Also, I had no confidence what my sugar level at any one time would be. If it was in the “good” range, was it only temporary? Was it on its way up, or on its way down? After having diabetes for 25 years, I still had no idea at all. I was thin, muscular, getting fitter and fitter. But my sugar levels were extremely erratic. I was pre-occupied with food, and was always hungry.

Then, a number of things happened all in the same month, October 2013:

  1. I heard Grant Schofield speak about LCHF diets
  2. I watched a Youtube clip of Dr Troy Stapleton, an Australian doctor who developed diabetes and eats LCHF. He said his inspiration was Dr Richard Bernstein’s Diabetes Solution.
  3. I read that book, and it pretty much changed my life. Dr Bernstein is an engineer who was diagnosed with Diabetes in the 1950s. He was the first person to do “home glucose monitoring” and turned the industry on its head, saying patients needn’t go to hospital to check their blood sugar. He later became a doctor (in his 40’s) to specialise in diabetes, and further the cause for good blood control.

He was, and remains, and engineer at heart. His basis for blood sugar control is one only an engineer could come up with. In a nutshell, you can’t predict what your sugar level will do. You can’t get the balance right between sugar and insulin. You will always be wrong. If you happen to be right, it is only by accident. He was describing me, and my rollercoaster sugar control. He explains that if you don’t eat carbs, then you don’t need as much insulin. If you don’t take as much insulin, then you don’t need as much carbs. I switched to LCHF in October 2013, and did my first Half Ironman in Jan 2014. I had submitted a detailed race report to Grant about this race.  Fast forward a year later and I have never looked back.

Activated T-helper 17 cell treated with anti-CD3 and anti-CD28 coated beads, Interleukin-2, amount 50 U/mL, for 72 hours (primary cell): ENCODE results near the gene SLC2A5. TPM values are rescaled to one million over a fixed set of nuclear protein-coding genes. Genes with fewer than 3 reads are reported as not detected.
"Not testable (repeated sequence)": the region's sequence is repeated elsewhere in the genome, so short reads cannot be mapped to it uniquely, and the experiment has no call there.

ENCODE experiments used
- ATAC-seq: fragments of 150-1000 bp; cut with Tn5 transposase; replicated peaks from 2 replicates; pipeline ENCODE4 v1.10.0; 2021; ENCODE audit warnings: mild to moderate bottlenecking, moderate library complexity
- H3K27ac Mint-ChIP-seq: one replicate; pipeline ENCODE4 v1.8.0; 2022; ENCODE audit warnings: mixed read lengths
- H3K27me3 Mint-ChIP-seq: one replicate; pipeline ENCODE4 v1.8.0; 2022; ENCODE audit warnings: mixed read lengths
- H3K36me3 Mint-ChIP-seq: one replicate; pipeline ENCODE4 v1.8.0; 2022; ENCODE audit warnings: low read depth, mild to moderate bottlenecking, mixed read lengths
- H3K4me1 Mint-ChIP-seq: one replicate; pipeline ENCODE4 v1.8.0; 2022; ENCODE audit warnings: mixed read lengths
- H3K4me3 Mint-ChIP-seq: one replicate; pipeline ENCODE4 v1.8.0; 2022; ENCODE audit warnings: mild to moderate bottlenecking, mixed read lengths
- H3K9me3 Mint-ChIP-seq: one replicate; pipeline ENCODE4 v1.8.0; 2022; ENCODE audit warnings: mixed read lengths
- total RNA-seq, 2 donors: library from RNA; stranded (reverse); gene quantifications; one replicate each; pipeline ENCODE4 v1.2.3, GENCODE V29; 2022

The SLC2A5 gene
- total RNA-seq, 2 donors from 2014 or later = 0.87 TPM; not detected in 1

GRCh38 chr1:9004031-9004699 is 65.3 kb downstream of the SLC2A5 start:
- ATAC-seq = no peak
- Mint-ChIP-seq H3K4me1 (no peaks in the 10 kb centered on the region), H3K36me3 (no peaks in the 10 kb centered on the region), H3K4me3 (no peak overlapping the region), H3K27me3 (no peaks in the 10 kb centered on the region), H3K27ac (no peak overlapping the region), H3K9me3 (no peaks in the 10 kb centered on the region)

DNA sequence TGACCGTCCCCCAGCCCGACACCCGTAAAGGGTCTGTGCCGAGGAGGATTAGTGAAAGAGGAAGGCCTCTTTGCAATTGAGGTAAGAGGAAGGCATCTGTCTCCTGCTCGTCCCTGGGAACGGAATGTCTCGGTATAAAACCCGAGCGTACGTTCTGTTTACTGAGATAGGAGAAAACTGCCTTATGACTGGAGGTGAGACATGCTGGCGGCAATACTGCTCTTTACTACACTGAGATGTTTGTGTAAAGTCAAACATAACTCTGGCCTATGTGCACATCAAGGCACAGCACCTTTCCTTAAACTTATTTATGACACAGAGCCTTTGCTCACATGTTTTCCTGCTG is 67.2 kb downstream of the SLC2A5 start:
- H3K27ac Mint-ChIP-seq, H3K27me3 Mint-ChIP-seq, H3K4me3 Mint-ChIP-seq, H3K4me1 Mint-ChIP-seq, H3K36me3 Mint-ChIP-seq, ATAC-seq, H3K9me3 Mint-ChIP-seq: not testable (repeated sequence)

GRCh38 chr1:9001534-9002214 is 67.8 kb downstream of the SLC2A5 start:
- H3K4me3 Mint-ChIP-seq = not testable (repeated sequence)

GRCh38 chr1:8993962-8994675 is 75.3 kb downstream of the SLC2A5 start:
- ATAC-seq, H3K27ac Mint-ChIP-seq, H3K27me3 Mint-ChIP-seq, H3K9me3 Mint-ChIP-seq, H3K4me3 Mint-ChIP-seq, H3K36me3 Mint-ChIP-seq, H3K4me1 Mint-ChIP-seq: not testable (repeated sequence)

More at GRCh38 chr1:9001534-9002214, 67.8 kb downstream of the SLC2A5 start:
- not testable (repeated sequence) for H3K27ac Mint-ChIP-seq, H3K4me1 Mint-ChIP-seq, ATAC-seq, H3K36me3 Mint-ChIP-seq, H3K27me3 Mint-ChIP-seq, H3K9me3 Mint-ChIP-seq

In terms of the food, eating becomes easier and easier. I do the cooking at home, which is quite useful!

My typical breakfasts now comprise an omelette with 3 eggs, chopped mushroom and chopped tomato. Alternatively, I soft boil 3 eggs, and have them with an avo and tomato salad.

My typical lunch would comprise a green salad with left-overs from the night before. I take care to make enough supper to leave something for lunch the next day.

Typical suppers in our house are below; it is all organic, whole food and high in fat.

  • Spaghetti bolognaise with low carb mung bean pasta (less than 5g net carbs for a big bowl of pasta). covered with olive oil and cheese.
  • Pizza on pizza base made from 1 cup almond flour, 1 egg, 1tbs olive oil, 1 tsp salt. (makes enough for 2 pizzas. very filling)
  • Hamburger on a bread roll made from 1/3 cup almond flour, 1/3 cup ground linseed, 1tsp baking powder, 1 egg, 1tbsp olive oil, 1tbsp cream, 1/2tsp salt. Baked in a mini-round tin, comes out like perfect soft bread roll.
  • Creamed mushroom soup (lots of mushrooms, cream, soup stock) served with Almond bread toasted slices. I make a large almond and linseed loaf once a week, slice it and freeze the slices for ready toast.
  • Bangers and mash (using cauliflower mash)
  • Fried chicken thighs (fatty and juicy) served with a green salad laden with olives and cheese
  • Fish fingers and “chips”. The fish finger batter is coconut flour and seasoning. Fried in Coconut oil. The chips are the same recipe as the pizza base but rolled thinner. Baked until brown and crispy. Add salt and the kids love it.
  • Butter chicken and rice (using cauliflower rice)
  • Taco night where it’s all the Mexican trimmings on either cauliflower tortillas, or large fresh crisp iceberg lettuce pieces as tortillas.